Since 2015, the Greek Government has received around EUR 2.77 billion in EU funding to help address migration issues, that is to say EUR 1.7 billion from the Asylum, Migration and Integration Fund (AMIF), EUR 426.1 million from the Internal Security Fund (ISF) and EUR 643.6 million EUR from the Emergency Support Instrument (ESI). Despite this, asylum seekers at reception and registration centres (‘hotspots’) on the Aegean islands, such as Moria, are living in parlous and inhumane conditions.
On 07 October 2020, Austrian Member of the European Parliament Othmar Karas of the Group of the European People’s Party sent a priority parliamentary question to the European Commission. In his question MEP Karas enquired “what specific measures has the Greek Government taken with the above EU funding?” and “how much EU funding has been earmarked for Greek hotspot facilities at Moria and elsewhere, and why are asylum seekers being forced to live in such disgracefully substandard accommodation?
Finally, MEP Karas asked the Commission “does it consider that the parlous conditions at Greek hotspots are attributable to inadequate funding or mismanagement and what additional measures would be needed to remedy matters?”
On 18 November, Commissioner Ylva Johansson, responsible for the Home Affairs, responded to this question on behalf of the European Commission. She reported that “EU funding provided to the Greek authorities by the Commission contributes to improving reception capacities and living conditions by creating accommodation places on the mainland and on the islands, financing transfers from the islands to the mainland, accelerating the asylum procedures and increasing returns, reinforcing medical care for migrants and creating safe zones for unaccompanied minors in Reception and Identification Centres, and to protecting sea and land borders through the upgrading of the infrastructure”.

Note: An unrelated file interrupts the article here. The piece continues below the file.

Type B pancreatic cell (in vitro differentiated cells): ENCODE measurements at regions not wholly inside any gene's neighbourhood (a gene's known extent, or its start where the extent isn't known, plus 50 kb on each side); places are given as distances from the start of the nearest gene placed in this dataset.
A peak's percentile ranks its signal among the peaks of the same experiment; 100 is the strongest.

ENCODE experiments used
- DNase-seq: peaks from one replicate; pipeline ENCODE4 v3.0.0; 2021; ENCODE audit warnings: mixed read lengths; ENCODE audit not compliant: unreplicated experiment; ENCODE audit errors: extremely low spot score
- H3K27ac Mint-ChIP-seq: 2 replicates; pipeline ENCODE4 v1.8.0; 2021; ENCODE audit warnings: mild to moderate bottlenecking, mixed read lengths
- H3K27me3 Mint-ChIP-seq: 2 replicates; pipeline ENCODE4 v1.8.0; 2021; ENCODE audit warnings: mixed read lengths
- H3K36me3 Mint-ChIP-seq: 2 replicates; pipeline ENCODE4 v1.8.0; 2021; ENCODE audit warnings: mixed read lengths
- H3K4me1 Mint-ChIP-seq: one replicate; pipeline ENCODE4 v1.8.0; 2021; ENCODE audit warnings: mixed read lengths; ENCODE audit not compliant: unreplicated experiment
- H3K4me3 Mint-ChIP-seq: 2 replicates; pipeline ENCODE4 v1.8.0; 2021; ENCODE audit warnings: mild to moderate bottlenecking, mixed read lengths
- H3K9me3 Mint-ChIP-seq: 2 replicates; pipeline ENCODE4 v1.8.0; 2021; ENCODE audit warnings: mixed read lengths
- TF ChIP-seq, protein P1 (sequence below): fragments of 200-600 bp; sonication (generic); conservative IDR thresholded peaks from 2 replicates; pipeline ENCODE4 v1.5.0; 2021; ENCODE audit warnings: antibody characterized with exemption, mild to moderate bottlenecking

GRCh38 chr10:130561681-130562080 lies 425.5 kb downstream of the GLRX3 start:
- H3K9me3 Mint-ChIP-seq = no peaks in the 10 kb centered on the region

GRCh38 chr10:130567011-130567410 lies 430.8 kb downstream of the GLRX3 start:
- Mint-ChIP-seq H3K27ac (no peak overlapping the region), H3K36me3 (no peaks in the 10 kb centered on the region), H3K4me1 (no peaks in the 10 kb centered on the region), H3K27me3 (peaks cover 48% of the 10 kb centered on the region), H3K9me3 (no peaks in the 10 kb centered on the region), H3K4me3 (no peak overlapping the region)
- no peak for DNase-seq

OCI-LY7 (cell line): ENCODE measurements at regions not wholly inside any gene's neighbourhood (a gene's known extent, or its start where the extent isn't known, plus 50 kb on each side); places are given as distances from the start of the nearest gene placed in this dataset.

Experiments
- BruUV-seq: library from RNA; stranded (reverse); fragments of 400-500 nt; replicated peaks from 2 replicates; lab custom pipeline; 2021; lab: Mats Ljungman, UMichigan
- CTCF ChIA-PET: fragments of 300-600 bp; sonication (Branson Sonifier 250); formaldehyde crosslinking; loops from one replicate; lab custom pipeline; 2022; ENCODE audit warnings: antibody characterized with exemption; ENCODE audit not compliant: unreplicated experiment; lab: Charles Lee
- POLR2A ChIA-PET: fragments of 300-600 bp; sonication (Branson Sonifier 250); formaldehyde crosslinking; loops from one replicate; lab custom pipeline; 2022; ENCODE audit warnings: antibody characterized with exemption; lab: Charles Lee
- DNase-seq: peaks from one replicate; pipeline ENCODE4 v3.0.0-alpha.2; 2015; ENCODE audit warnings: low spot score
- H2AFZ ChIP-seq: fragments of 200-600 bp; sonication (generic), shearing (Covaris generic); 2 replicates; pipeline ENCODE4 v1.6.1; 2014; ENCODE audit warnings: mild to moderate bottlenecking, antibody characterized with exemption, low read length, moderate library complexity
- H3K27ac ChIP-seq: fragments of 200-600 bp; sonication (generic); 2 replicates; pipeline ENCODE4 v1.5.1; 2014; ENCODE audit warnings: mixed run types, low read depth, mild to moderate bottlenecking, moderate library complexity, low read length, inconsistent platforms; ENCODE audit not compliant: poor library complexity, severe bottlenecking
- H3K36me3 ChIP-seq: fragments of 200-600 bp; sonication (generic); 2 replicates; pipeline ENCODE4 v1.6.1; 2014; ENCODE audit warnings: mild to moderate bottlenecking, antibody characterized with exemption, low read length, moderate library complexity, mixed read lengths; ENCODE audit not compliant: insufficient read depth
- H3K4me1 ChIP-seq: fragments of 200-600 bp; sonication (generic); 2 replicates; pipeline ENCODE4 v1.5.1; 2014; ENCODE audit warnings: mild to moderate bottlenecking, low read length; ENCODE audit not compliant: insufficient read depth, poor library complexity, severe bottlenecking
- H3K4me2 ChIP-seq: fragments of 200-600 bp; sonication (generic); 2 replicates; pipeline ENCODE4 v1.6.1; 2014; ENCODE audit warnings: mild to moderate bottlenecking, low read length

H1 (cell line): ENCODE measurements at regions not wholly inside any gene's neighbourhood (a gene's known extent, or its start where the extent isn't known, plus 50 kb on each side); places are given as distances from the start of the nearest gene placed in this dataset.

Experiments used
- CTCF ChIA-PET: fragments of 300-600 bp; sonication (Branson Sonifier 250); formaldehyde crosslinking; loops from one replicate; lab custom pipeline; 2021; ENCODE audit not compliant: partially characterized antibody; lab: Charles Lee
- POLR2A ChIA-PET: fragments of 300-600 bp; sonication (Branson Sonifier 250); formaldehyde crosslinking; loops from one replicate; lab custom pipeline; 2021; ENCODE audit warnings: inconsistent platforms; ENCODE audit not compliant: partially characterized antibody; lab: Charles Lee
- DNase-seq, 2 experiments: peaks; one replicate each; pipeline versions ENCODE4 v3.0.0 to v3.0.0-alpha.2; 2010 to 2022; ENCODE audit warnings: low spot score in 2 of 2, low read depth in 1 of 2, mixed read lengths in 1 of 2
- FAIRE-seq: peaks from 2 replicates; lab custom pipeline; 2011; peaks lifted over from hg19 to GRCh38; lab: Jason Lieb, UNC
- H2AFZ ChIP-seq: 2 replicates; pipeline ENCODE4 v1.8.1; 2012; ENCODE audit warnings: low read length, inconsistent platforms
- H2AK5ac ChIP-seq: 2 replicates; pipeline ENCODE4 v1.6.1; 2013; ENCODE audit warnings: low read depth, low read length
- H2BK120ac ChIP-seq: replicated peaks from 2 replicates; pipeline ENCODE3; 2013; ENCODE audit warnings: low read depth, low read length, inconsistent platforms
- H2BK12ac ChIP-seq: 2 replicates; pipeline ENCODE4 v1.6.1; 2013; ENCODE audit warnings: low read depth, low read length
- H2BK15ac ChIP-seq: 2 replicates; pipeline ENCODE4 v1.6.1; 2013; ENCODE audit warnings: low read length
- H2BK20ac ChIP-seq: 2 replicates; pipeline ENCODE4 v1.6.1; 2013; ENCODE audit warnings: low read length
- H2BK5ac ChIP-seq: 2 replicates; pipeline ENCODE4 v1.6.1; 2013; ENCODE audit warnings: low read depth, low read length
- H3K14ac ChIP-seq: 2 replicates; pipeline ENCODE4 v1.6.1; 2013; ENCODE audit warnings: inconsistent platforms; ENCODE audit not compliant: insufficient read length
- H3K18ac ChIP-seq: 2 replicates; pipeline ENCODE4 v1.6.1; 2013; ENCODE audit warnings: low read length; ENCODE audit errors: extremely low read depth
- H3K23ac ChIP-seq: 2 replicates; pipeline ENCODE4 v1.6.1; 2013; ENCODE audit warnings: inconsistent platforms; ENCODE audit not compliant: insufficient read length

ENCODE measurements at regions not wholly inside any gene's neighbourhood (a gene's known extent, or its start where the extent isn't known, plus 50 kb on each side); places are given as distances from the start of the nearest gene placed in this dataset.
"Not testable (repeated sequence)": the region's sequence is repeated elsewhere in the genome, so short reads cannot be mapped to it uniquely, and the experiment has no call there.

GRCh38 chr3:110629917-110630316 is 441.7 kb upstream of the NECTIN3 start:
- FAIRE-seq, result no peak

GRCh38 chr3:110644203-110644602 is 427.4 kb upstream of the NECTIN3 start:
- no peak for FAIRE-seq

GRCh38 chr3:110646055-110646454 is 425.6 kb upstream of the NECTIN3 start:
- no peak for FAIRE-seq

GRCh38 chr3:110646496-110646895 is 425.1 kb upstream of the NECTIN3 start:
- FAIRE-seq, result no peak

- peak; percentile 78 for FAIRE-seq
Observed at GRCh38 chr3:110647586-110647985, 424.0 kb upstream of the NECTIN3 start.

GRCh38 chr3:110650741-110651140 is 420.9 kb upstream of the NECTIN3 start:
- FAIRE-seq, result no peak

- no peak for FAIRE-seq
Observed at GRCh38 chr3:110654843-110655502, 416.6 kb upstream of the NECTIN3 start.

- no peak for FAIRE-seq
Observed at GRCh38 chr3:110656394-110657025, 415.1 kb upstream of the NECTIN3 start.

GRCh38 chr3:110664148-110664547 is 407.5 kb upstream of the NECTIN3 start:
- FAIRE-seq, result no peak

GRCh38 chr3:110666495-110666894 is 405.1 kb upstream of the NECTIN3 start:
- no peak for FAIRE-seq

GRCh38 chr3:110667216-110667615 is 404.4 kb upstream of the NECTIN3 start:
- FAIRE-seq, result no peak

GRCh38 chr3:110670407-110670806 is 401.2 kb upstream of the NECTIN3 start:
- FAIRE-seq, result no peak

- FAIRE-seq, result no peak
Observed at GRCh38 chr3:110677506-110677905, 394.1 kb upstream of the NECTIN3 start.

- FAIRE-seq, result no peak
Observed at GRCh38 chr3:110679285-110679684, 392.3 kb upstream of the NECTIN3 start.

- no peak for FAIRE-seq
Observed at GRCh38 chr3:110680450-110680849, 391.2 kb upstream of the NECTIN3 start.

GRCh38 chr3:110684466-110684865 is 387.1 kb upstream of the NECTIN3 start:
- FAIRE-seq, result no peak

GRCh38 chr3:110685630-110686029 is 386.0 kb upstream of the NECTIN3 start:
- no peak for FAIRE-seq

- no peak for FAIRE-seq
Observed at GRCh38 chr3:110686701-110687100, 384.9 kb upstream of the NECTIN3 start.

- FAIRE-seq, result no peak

Commissioner Johansson stated that “the services in the hotspots along with medical and asylum services are funded under the Asylum, Migration and Integration Fund Greek National Programme. Emergency Assistance, also under this Fund, is supporting the construction and operation of Safe Zones for unaccompanied minors”. She also added an example that “the Commission has awarded EUR 130 million as Emergency Assistance for the construction of three new reception centres on the islands of Samos, Kos and Leros and will also provide funding for the construction of similar facilities in Lesvos and Chios (amount indicatively foreseen EUR 90 million pending specific funding request from Greek authorities)”.
Commissioner Johansson highlighted that “following the fires on Lesvos early September 2020, the Commission has established a Task Force to complement the efforts of the Greek authorities to ensure adequate reception conditions of migrants in the existing reception centres and to improve the efficiency of migration management in Greece”.
In closing, Commissioner Johansson asserted that “the Commission will continue supporting the Greek authorities’ efforts to decongest the islands, prepare the sites for the winter and provide adequate hygiene conditions”.
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